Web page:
52. McCormick C, Protzner AB, Barnett AJ, Cohn M, Valiante TA, McAndrews MP. Linking DMN connectivity to episodic memory capacity: what can we learn from patients with medial temporal lobe damage. Neuroimage Clin (2014) 5:188–96. doi:10.1016/j.nicl.2014.05.008

PubMed Abstract | CrossRef Full Text | Google Scholar

53. Powell HWR, Richardson MP, Symms MR, Boulby PA, Thompson PJ, Duncan JS, et al. Reorganization of verbal and nonverbal memory in temporal lobe epilepsy due to unilateral hippocampal sclerosis. Epilepsia (2007) 48:1512–25. doi:10.1111/j.1528-1167.2007.01053.x

PubMed Abstract | CrossRef Full Text | Google Scholar

54. McCormick C, Quraan M, Cohn M, Valiante TA, McAndrews MP. Default mode network connectivity indicates episodic memory capacity in mesial temporal lobe epilepsy. Epilepsia (2013) 54(5):809–18. doi:10.1111/epi.12098

PubMed Abstract | CrossRef Full Text | Google Scholar

55. Berg AT. The natural history of mesial temporal lobe epilepsy. Curr Opin Neurol (2008) 21:173–8. doi:10.1097/WCO.0b013e3282f36ccd

PubMed Abstract | CrossRef Full Text | Google Scholar

56. Cendes F, Sakamoto AC, Spreafico R, Bingaman W, Becker AJ. Epilepsies associated with hippocampal sclerosis. Acta Neuropathol (2014) 128:21–37. doi:10.1007/s00401-014-1292-0

CrossRef Full Text | Google Scholar

57. Feinberg DA, Moeller S, Smith SM, Auerbach E, Ramanna S, Glasser MF, et al. Multiplexed echo planar imaging for sub-second whole brain fMRI and fast diffusion imaging. PLoS One (2010) 5:e15710. doi:10.1371/journal.pone.0015710

PubMed Abstract | CrossRef Full Text | Google Scholar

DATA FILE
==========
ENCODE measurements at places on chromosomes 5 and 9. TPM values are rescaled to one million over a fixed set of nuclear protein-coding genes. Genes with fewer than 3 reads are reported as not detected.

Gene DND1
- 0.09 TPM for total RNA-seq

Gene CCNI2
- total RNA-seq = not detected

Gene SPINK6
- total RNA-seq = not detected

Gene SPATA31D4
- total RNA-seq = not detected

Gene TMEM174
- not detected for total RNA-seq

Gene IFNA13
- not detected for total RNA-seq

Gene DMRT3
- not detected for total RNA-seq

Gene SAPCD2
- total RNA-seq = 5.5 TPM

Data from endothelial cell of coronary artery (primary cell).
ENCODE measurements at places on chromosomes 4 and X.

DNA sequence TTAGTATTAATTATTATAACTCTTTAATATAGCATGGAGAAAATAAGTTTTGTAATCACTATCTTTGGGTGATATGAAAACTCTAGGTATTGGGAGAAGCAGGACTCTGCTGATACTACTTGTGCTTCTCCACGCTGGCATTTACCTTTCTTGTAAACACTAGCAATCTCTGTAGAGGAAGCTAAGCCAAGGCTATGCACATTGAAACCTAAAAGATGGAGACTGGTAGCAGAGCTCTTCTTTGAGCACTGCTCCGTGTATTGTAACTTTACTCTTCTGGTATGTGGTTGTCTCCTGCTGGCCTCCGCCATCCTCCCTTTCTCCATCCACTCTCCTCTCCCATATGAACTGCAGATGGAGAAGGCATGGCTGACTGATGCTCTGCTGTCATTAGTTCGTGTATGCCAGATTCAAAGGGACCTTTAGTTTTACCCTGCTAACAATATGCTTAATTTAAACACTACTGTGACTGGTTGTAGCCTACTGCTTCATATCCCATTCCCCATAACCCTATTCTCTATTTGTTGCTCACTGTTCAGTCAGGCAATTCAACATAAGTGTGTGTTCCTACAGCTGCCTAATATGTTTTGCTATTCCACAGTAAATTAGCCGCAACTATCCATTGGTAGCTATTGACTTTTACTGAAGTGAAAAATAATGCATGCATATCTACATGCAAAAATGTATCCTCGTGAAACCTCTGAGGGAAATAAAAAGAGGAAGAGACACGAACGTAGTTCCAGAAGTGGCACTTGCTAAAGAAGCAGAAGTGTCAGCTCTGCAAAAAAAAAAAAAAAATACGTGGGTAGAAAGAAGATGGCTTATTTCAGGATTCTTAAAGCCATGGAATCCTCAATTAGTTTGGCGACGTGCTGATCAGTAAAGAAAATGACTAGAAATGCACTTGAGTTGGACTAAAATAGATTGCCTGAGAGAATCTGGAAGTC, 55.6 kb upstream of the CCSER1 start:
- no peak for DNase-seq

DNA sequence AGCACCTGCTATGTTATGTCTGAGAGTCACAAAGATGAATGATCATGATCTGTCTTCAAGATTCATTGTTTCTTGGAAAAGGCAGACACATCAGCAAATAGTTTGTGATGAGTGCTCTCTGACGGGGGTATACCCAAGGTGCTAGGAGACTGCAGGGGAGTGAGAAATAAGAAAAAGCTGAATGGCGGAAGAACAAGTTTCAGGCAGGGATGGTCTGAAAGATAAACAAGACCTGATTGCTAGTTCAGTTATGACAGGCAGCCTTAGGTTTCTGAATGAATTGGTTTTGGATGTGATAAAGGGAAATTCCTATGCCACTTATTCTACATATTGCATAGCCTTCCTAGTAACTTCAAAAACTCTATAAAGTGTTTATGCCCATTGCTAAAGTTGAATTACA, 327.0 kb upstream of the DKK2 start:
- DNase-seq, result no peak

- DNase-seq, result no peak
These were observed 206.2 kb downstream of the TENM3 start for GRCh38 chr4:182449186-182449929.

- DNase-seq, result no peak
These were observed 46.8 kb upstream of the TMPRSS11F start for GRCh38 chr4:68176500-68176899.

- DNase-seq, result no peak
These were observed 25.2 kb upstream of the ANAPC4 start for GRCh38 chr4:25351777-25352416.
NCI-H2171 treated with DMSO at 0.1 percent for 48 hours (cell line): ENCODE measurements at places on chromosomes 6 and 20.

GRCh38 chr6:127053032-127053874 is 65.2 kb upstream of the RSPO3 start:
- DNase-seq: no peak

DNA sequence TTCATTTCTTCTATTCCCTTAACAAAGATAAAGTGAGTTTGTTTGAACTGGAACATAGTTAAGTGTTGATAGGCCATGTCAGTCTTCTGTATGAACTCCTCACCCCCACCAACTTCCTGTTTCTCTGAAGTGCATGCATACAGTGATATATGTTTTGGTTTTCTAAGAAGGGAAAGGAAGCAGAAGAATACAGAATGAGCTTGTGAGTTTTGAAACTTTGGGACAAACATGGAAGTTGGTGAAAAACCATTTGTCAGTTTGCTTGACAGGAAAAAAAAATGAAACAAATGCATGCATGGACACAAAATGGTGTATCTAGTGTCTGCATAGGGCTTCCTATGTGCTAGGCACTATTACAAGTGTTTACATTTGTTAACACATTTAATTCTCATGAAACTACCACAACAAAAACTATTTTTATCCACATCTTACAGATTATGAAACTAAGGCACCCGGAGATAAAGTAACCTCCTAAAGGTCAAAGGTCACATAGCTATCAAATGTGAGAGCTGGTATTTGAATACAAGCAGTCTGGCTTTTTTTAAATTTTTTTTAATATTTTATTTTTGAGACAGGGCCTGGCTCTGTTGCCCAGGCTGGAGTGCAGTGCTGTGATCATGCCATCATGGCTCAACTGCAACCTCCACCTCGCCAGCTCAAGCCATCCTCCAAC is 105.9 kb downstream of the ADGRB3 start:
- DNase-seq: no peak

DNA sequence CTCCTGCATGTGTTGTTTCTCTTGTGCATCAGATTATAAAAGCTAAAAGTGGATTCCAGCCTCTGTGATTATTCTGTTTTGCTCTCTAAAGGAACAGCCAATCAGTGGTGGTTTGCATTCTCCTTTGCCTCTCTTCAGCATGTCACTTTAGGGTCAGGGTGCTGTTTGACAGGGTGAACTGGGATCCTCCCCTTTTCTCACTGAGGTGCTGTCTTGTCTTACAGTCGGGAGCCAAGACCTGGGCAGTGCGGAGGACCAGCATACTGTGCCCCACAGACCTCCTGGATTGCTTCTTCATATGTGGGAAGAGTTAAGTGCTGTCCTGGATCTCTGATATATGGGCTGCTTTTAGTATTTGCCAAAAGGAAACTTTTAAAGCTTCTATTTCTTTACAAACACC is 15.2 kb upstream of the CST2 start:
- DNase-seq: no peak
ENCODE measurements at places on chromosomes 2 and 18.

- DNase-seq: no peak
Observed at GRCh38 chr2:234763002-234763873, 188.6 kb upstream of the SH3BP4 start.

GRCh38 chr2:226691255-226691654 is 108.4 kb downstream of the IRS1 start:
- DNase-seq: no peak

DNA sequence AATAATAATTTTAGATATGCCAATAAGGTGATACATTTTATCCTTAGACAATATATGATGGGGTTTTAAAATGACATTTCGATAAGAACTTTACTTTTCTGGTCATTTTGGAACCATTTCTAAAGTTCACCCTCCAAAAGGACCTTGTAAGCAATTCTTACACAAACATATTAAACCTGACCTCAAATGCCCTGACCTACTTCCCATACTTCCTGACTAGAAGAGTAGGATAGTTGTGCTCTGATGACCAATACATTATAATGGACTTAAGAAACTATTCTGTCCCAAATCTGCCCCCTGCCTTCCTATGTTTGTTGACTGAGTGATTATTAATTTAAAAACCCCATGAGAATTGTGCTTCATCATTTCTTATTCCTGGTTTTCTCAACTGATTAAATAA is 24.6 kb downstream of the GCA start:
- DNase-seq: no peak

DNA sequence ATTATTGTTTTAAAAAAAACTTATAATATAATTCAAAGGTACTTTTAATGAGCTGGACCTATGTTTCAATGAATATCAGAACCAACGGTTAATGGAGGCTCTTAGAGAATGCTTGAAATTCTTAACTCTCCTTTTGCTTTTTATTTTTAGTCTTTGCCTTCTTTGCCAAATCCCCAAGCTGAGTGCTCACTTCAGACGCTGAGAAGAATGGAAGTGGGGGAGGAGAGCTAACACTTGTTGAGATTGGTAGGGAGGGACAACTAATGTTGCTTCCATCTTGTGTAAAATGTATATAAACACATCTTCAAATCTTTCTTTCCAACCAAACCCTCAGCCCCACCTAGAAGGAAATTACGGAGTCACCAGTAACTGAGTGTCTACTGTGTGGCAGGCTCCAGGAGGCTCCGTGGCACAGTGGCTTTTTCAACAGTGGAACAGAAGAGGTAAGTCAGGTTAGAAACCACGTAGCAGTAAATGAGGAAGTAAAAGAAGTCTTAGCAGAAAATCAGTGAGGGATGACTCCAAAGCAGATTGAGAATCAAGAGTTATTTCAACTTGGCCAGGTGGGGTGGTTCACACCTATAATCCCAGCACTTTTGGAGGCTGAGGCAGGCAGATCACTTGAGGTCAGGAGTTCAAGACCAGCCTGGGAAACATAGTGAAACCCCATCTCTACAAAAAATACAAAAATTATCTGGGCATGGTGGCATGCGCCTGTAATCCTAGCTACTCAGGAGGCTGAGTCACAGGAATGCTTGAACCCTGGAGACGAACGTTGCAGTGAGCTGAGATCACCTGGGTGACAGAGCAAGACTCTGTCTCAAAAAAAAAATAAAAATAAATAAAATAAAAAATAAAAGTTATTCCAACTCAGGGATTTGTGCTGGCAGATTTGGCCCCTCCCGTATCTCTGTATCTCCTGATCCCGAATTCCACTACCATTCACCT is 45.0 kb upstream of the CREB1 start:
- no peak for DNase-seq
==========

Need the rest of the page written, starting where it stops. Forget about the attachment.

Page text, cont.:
Keywords: temporal lobe epilepsy, hippocampus, memory, fMRI, structural MRI

Citation: Barnett AJ, Park MTM, Pipitone J, Chakravarty MM and McAndrews MP (2015) Functional and structural correlates of memory in patients with mesial temporal lobe epilepsy. Front. Neurol. 6:103. doi: 10.3389/fneur.2015.00103

Received: 01 July 2014; Accepted: 25 April 2015;
Published: 13 May 2015

Edited by:

Mario Farin Dulay, The Methodist Hospital Neurological Institute, USA

Reviewed by:

Mario Alonso, Instituto Nacional de Neurología y Neurocirugía, Mexico
John A. Detre, University of Pennsylvania, USA

Copyright: © 2015 Barnett, Park, Pipitone, Chakravarty and McAndrews. This is an open-access article distributed under the terms of the Creative Commons Attribution License (CC BY). The use, distribution or reproduction in other forums is permitted, provided the original author(s) or licensor are credited and that the original publication in this journal is cited, in accordance with accepted academic practice. No use, distribution or reproduction is permitted which does not comply with these terms.

*Correspondence: Alexander James Barnett, Neuropsychology Clinic, 12MP-301, Toronto Western, Hospital, University Health Network, 399 Bathurst Street, Toronto, ON M5T 2S8, Canada,

Disclaimer: All claims expressed in this article are solely those of the authors and do not necessarily represent those of their affiliated organizations, or those of the publisher, the editors and the reviewers. Any product that may be evaluated in this article or claim that may be made by its manufacturer is not guaranteed or endorsed by the publisher.